...he was susceptible to taking the wrong advice from the wrong people at the wrong time.

Spot-on description of Henry III. These occasional sentences from author Dan Jones made this book a lively read, although given the subject matter, any re-telling of the illustrious Plantagenet family would probably not be on the boring side.

And let me plant my flag right now: I am a Plantagenet-ista. Loved this dynasty, from Henry II to Richard III. Not the selfish Tudors or the Teutonic Hanovers or the wil
Mar 12, 2018 rated it it was amazing
Shelves: history
Prior to this book, my knowledge of the Plantagenet Family was limited to playing the grand strategy game Crusader Kings II, so take my review with a grain of salt. The book was engaging, had a good narrative style, and was full of information on how the Kings of the Angevin Empire either ruled or mis-ruled. Really fascinating stuff if you are interested in Medieval English History.

And it seems like Crusader Kings II is pretty on-point when it comes to the hassle of dispensing titles, people co
♣ Irish Smurfétté ♣
The short version: If you already thought the Plantagenets were murderous, disloyal, loyal to a fault, power hungry crazies, this will at minimum augment your feelings. It's like witnessing a centuries long pileup on the Jersey turnpike. Course, I'm at a bit of an advantage having known some of their history before heading in, so I saw the bloody writing on the castle walls here and there.

In depth: I picked this up because, yeah, Plantagenets, but also because the last few years of working on m
Apr 03, 2013 rated it it was amazing  ·  review of another edition
Find the enhanced version of this and other reviews at: http://flashlightcommentary.blogspot....

I don't know that I entirely agree with the blurb of Dan Jones' The Plantagenets. Compelling and fascinating are certainly accurate, but gripping and vivid are a bit of a stretch. I mean no offense to Jones, his work is really very interesting, but we are talking about a piece that covers more than three hundred and sixty years of history. It's a lot to absorb and doesn't lend itself to edge-of-your-s
Cathal Kenneally

Medieval history brutally brought to life. Royal families are full of strange characters and the Plantagenets were no different. All kinds and queens believe they have the divine right to rule; given to th by God. Unfortunately some of those abuse this power. Some are born to rule. This is a pivotal period in English history. Well written and divided into sections for ease of reference. It would be useful for any student who is studying this period of history.
Even though the Tudors are known for their drama-filled (albeit, somewhat short) dynasty; there was already a family making waves before them: the Plantagenets. Dan Jones explains those historical figures who paved the road for England in, “The Plantagenets: The Warrior Kings and Queens Who Made England”.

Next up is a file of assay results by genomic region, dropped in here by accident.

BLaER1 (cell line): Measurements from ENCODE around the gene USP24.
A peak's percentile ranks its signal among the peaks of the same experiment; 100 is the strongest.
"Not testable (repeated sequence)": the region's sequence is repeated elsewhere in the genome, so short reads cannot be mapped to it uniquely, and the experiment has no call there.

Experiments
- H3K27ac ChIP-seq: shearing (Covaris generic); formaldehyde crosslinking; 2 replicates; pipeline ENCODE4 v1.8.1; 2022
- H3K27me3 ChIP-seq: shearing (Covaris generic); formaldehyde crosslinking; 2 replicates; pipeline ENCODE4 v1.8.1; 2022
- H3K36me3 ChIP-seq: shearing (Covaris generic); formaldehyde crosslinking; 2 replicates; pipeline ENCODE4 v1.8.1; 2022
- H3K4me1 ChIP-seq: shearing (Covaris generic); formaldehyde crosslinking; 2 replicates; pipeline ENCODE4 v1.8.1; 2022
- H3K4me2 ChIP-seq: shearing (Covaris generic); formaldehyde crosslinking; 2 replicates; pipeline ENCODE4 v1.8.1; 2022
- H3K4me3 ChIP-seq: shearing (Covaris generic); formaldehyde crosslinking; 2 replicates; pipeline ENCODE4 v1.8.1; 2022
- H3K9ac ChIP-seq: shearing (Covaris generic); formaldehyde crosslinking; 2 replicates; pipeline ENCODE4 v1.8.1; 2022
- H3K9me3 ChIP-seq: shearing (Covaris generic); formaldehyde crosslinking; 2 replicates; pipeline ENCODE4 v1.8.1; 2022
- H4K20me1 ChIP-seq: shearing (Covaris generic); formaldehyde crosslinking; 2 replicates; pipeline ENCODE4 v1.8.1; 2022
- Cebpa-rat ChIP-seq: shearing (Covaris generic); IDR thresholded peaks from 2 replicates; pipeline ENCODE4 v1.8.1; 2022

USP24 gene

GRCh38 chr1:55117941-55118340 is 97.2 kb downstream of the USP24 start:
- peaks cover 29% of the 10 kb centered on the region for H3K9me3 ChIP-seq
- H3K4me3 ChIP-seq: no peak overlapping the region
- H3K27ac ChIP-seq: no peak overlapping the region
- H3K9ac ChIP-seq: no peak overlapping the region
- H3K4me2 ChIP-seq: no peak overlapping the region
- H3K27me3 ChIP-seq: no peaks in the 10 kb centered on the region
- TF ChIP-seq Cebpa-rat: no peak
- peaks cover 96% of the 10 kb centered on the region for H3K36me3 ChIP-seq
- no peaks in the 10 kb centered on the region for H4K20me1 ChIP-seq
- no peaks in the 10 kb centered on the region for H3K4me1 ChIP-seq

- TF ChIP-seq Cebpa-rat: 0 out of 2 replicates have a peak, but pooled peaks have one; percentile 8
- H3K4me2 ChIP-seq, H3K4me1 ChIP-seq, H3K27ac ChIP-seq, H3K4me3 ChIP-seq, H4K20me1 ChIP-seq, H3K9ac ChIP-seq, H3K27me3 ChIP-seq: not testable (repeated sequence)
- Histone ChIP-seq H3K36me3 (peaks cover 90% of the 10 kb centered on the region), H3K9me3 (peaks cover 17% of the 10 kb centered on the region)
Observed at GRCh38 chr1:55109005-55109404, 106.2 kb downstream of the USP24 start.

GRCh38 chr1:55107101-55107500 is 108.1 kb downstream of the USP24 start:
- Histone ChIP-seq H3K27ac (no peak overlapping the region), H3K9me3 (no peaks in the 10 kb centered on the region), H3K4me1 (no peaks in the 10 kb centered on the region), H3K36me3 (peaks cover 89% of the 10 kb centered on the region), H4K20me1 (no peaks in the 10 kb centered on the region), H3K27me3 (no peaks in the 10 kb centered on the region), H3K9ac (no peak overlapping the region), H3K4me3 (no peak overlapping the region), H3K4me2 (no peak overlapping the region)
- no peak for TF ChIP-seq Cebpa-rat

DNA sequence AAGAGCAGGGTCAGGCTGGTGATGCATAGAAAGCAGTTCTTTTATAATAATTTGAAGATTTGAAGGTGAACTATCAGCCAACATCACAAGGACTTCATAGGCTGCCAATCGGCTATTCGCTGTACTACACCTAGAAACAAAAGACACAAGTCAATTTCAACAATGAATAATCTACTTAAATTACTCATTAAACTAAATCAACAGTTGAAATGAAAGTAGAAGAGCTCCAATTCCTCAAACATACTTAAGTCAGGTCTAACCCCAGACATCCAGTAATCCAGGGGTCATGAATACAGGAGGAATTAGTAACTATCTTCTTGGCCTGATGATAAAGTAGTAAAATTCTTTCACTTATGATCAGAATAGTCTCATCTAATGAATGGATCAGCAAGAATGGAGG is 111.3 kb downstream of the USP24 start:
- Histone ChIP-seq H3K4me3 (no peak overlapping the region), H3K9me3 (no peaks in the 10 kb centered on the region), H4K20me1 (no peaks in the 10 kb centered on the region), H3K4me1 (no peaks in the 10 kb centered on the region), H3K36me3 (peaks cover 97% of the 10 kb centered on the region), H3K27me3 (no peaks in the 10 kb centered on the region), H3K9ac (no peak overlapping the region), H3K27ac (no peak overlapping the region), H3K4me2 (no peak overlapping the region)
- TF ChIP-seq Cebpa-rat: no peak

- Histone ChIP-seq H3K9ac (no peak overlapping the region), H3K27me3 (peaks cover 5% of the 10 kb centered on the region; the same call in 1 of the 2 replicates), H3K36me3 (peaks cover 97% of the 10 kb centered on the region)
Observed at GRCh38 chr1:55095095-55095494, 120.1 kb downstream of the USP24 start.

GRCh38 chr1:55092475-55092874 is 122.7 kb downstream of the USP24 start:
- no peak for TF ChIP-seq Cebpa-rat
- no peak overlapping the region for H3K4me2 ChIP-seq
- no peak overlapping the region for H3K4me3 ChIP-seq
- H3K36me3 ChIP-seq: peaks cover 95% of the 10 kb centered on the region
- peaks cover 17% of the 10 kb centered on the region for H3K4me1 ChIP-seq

Jones states in his introduction to “The Plantagenets” that his work follows that of a narrative history. This means that although less scholarly and academic; one can at least hope for an exci
Apr 14, 2013 rated it liked it  ·  review of another edition
This is a popular history of English kings between 1120 and 1399. The author chose the death of Richard II as a natural point to end his account, though you could argue that Plantagenets continued to rule England until Richard III met his end on Bosworth Field. Then again, the usurpation by Bolingbroke could also be argued as natural breaking-point in the line of kings from Henry II onwards.

Anyway, as I said, this is a popular history, with a distinctly nationalistic flavour. It gives an account
Dana Stabenow
Oct 21, 2014 rated it really liked it
Henry II to Richard II, 250 years' worth of Plantagenet kings in 500 plus pages. Written briskly and with humor, the narrative hits all the highlights of this era in British history without missing the low points, of which there were plenty, and debunking myths along the way. Henry II hid out in Ireland for a year to let things cool off after his knights killed Thomas Becket, before appearing in Canterbury to collapse sobbing on Becket's tomb.

He spent the rest of the day and also the whole of th
Sep 12, 2014 rated it it was amazing
History comes alive!

This history of the Plantagenet dynasty in England is extremely readable and very interesting. I learned the following:

1) If you are a king, don't have children because they will grow up most and most likely try to kill you.
2) Careful of the taxes for foreign wars! High taxes were largely responsible for the Magna Carta and no king wants a charter like that impeding his rule!